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Combating remote leadership challenges


More and more companies are pursuing a no-office movement. This trend toward remote work is not just about reducing real estate costs or developing new business models, it represents a change in the way we work.


However, the globally distributed model isn’t without disadvantages, including warning signs of excess stress being harder for managers to detect among a distributed team. In the remote environment, leaders have the ability to create the conditions for employees to feel more comfortable approaching their managers and coworkers about their mental health, and they can also encourage others to be transparent about their struggles, and lead by example.


Creating an office culture outside of the office


For office-based employees, company culture focuses on intangible elements such as work socials or ad hoc stand up meetings. But for employees who work remotely or are in a hybrid team, these methods of creating a sense of camaraderie aren’t as easy. Fully remote and hybrid teams call for a new type of culture that enables every member to feel that they are equally involved and engaged.


Leaders play an important role in setting this example. It’s very easy for working time to bleed into leisure time, and remote workers can feel pressure to be available 24/7 and resistant to taking breaks or pushing back on deadlines. By creating boundaries and encouraging remote workers to take care of themselves, they can help avoid burnout. In a remote setting, it’s hard to gauge the emotional reaction of a remote team, so leaders may find themselves missing key emotional cues. Understanding the true meaning of what people say is invaluable as we can't get to know someone until we understand how their words fit in with their body language and the tone of their voice.


Remote leaders need to provide clarity, empathy and transparency to employees. Being clear on expectations, priorities and how communication will work, leaders can ensure the message they are sending is understood. Empathetic, clear, and transparent communication allows employees to work effectively and autonomously without feeling lost or uncertain about what needs to be done and why. There’s a fine balance between intruding on the autonomy of remote employees and ensuring they are aligned with business priorities. When managing hybrid teams, leaders need to trust remote employees with enough autonomy for them to make quick decisions and keep moving forward.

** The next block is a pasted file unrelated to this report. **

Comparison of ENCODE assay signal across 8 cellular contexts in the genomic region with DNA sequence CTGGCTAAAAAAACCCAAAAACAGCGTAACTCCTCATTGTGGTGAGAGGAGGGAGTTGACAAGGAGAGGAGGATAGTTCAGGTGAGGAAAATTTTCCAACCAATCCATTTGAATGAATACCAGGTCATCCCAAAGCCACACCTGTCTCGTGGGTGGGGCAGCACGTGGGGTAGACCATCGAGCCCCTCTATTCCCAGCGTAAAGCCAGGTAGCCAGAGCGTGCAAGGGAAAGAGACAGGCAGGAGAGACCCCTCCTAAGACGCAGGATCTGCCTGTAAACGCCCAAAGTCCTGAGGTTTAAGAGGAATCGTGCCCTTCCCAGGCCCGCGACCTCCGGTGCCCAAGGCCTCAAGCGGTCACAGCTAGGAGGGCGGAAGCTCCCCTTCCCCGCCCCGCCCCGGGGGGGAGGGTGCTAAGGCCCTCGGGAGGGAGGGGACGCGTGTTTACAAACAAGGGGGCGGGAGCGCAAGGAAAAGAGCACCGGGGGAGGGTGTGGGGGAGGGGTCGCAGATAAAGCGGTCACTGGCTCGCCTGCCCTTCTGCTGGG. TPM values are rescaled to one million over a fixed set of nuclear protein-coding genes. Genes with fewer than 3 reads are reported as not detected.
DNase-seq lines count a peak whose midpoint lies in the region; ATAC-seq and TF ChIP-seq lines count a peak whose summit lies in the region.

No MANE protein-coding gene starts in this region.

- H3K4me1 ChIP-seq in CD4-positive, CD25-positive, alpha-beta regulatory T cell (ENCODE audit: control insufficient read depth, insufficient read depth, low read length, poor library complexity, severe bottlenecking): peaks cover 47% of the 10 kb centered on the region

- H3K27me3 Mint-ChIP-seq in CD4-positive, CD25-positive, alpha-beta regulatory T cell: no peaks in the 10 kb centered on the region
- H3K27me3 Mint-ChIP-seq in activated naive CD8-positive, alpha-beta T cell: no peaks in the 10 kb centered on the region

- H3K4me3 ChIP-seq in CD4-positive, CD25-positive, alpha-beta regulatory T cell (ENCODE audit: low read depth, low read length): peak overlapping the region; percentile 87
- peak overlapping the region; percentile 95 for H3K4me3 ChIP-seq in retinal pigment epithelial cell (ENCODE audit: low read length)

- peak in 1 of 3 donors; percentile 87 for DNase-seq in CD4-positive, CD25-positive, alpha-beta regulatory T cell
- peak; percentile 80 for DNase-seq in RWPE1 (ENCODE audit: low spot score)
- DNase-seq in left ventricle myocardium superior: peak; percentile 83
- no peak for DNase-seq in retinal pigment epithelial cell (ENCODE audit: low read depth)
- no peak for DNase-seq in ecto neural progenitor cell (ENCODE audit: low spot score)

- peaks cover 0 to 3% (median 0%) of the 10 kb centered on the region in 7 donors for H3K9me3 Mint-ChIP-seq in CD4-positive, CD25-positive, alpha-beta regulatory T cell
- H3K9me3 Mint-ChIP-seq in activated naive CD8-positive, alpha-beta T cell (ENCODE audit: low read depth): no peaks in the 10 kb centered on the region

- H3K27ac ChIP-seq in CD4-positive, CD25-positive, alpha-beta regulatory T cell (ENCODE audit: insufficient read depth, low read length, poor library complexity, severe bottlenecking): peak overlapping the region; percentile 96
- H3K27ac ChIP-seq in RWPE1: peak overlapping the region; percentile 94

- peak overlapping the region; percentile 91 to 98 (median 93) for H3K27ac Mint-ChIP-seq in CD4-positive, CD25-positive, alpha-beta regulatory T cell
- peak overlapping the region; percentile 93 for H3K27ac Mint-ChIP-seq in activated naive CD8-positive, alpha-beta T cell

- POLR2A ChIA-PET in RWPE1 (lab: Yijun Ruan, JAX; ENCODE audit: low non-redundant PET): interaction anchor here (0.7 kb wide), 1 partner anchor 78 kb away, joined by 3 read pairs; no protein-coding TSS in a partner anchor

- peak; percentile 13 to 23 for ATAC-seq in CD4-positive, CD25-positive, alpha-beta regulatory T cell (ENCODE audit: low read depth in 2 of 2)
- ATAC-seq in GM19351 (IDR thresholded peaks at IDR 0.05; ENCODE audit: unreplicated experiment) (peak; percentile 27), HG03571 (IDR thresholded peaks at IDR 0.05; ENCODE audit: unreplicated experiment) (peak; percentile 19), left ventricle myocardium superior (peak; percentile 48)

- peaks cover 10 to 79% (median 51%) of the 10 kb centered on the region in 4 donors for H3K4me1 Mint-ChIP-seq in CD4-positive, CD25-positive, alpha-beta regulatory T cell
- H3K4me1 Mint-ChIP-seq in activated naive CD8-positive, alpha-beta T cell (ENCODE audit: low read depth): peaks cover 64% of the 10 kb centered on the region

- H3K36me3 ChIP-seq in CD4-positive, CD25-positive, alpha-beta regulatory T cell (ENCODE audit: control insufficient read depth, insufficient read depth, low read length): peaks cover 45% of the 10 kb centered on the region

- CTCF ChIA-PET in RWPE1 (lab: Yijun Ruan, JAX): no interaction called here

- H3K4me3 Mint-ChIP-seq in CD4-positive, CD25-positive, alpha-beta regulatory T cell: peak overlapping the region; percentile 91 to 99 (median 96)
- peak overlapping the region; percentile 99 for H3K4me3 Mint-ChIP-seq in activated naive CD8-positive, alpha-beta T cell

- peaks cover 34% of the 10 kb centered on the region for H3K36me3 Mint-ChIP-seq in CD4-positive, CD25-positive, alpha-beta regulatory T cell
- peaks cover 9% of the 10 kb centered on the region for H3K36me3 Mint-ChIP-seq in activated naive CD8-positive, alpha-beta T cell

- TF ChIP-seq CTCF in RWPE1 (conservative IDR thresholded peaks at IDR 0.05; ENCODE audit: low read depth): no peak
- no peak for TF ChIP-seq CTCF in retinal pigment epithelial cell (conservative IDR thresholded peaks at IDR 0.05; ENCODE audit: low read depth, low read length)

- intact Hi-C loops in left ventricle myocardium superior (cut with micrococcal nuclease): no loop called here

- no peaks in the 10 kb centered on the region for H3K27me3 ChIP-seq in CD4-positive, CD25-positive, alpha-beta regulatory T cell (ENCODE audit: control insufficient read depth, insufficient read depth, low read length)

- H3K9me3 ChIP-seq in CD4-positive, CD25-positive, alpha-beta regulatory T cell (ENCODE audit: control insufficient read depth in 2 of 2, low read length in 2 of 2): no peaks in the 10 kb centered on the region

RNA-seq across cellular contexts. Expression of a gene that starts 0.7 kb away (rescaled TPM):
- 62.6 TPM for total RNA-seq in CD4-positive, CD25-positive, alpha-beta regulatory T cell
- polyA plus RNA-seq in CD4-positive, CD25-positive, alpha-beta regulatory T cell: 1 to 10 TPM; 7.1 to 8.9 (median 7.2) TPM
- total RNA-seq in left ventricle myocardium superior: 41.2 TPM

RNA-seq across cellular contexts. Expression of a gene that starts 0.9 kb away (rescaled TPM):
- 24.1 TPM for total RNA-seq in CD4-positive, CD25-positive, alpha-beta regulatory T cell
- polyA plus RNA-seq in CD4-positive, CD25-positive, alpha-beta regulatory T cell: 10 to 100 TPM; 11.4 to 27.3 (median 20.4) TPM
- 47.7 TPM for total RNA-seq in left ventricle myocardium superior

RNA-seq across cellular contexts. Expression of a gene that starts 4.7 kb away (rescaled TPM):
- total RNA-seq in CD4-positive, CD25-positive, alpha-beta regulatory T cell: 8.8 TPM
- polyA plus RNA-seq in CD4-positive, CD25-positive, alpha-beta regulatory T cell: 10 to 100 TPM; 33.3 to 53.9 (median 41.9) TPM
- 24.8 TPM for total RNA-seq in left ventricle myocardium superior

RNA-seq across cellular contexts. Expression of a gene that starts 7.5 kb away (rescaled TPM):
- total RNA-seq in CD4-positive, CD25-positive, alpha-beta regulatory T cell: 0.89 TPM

Balancing trust and autonomy


Remote workers are looking for more flexibility. Allowing employees to balance life and work by offering them a flexible schedule whenever possible will help them to focus on the outcome of their work and not just office hours. Too often, leaders try to control their team and micromanage processes. While this approach may minimise errors in the short run, it can also have long-term negative effects on productivity and performance. The way to get employees to perform better is not by telling them what to do; but rather, by empowering them. Remote leaders should give employees freedom but also make sure that there are clear expectations, allowing them to make decisions within those boundaries and act as a guide or resource when needed. This in return will develop loyal, highly productive employees who enjoy their jobs.


Remote leadership can be challenging. It requires leaders to be flexible, adaptive, and willing to learn from their mistakes. They also need to have a solid understanding of the unique challenges that come with leading a remote team. There is no template for remote leadership. Effective style depends on the individual, his or her team, and industry needs and some leadership styles fit some teams better than others. What's important is knowing what works and what doesn't for a team.


At Acumen, we pride ourselves in offering training and development that gives managers practical tools to help solve real-life challenges. We offer an extensive menu of courses, workshops, and coaching programs, ranging from communication skills to executive leadership development. In most cases, we design the interventions specifically for each client, but we also offer a wide range of off-the-shelf programs for those who prefer this approach. For more information about our programs please contact Simon at simon@askacumen.com.